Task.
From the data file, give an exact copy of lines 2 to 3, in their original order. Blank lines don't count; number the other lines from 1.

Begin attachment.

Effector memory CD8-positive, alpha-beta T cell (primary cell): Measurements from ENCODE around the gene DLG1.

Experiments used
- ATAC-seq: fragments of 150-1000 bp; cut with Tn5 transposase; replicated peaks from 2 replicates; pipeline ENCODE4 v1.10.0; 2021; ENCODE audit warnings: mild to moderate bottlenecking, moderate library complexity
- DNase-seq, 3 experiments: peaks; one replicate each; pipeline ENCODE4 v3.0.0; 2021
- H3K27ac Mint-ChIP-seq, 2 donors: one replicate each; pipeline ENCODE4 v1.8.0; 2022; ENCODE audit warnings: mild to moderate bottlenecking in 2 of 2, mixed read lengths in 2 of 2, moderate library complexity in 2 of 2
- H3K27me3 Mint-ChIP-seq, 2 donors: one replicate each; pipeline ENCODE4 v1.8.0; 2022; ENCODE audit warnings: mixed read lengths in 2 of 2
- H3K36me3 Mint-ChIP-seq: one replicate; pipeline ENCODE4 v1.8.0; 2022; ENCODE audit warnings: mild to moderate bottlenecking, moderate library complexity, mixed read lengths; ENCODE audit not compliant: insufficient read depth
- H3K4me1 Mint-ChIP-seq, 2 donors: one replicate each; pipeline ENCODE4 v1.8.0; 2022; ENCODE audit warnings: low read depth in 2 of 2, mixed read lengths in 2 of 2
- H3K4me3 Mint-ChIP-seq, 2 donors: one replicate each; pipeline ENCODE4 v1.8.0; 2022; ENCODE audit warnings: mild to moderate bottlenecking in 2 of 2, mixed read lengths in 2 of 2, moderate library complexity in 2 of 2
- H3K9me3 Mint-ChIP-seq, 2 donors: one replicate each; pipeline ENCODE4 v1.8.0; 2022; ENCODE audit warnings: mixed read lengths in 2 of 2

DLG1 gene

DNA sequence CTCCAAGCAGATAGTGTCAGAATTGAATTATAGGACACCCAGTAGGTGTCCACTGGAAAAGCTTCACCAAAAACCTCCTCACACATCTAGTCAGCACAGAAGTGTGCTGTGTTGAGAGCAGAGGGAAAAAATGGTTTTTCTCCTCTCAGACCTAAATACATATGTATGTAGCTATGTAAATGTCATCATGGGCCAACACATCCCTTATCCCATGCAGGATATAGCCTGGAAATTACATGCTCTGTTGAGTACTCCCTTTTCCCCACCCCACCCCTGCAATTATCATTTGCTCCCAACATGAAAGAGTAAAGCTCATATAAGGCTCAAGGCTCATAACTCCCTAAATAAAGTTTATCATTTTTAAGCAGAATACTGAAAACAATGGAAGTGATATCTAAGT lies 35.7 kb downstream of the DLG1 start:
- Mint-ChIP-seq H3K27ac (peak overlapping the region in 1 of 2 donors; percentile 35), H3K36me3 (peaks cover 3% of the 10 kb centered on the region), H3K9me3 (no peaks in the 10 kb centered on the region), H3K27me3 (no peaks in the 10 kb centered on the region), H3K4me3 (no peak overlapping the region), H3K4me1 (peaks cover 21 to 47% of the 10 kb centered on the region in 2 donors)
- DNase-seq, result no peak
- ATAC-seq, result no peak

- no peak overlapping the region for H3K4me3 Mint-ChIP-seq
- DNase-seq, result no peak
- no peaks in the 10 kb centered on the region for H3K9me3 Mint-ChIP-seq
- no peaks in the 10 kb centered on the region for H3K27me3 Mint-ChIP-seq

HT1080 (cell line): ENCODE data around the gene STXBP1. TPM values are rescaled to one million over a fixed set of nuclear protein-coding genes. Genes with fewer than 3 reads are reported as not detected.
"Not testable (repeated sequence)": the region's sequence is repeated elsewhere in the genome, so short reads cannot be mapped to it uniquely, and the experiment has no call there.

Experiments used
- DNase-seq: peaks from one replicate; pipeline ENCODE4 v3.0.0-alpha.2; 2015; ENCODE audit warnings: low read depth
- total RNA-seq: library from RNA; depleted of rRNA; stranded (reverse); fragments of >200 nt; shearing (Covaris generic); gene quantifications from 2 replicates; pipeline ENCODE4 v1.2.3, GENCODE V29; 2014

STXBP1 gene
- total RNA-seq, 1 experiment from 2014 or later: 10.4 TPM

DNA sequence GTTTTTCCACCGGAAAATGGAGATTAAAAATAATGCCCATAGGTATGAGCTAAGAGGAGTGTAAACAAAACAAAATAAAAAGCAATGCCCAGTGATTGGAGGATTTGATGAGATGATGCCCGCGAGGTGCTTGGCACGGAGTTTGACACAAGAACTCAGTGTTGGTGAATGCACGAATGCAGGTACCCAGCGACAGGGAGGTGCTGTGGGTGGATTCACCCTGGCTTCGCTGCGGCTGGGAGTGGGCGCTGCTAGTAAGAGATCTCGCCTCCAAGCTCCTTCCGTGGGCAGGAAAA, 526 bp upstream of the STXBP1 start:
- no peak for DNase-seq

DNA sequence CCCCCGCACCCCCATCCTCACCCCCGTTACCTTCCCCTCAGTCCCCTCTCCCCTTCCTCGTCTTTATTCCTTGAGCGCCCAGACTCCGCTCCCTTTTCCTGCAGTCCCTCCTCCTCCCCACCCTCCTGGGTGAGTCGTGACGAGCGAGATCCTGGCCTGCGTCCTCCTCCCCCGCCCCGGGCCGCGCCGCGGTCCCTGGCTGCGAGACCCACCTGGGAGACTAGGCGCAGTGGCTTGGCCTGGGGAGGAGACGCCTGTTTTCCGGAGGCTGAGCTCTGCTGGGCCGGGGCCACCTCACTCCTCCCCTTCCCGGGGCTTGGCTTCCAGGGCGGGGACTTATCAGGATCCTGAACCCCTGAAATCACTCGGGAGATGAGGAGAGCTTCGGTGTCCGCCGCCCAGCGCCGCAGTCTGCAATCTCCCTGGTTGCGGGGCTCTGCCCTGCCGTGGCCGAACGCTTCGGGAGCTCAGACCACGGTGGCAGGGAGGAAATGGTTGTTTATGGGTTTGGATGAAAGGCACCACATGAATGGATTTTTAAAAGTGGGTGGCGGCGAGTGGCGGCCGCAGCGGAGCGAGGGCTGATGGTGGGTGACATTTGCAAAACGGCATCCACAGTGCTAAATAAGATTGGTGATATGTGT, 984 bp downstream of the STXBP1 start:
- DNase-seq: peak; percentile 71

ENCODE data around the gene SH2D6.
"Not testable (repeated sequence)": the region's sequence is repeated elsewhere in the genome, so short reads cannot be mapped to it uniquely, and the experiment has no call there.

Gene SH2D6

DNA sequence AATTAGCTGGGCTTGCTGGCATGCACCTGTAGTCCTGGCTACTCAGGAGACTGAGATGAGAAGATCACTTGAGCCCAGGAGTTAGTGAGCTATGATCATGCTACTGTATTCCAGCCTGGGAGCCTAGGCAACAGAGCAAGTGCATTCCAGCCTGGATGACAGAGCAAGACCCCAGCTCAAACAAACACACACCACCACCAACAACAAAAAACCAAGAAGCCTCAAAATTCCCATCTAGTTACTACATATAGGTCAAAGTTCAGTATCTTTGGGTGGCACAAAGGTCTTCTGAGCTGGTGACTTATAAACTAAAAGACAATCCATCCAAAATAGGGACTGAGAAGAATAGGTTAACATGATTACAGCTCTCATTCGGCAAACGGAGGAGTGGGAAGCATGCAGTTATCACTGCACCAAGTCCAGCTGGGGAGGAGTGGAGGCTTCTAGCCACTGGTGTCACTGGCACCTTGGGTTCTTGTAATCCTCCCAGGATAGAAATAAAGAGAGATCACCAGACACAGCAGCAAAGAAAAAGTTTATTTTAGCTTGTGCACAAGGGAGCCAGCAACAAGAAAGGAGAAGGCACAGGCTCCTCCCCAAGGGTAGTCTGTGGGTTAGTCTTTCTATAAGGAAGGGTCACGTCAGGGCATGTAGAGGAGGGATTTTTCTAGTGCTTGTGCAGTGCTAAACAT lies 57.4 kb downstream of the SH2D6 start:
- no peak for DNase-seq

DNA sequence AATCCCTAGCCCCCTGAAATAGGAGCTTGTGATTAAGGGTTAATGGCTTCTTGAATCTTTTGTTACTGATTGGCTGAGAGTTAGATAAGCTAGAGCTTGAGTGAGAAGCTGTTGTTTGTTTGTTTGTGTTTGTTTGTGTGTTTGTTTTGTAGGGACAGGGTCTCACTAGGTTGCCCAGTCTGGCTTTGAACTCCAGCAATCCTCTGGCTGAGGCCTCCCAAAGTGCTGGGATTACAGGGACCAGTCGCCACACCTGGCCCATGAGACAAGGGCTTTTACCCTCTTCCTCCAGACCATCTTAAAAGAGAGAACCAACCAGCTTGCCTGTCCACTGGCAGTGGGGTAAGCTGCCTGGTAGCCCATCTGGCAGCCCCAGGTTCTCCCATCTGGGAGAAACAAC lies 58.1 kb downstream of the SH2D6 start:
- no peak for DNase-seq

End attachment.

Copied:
Experiments used
- ATAC-seq: fragments of 150-1000 bp; cut with Tn5 transposase; replicated peaks from 2 replicates; pipeline ENCODE4 v1.10.0; 2021; ENCODE audit warnings: mild to moderate bottlenecking, moderate library complexity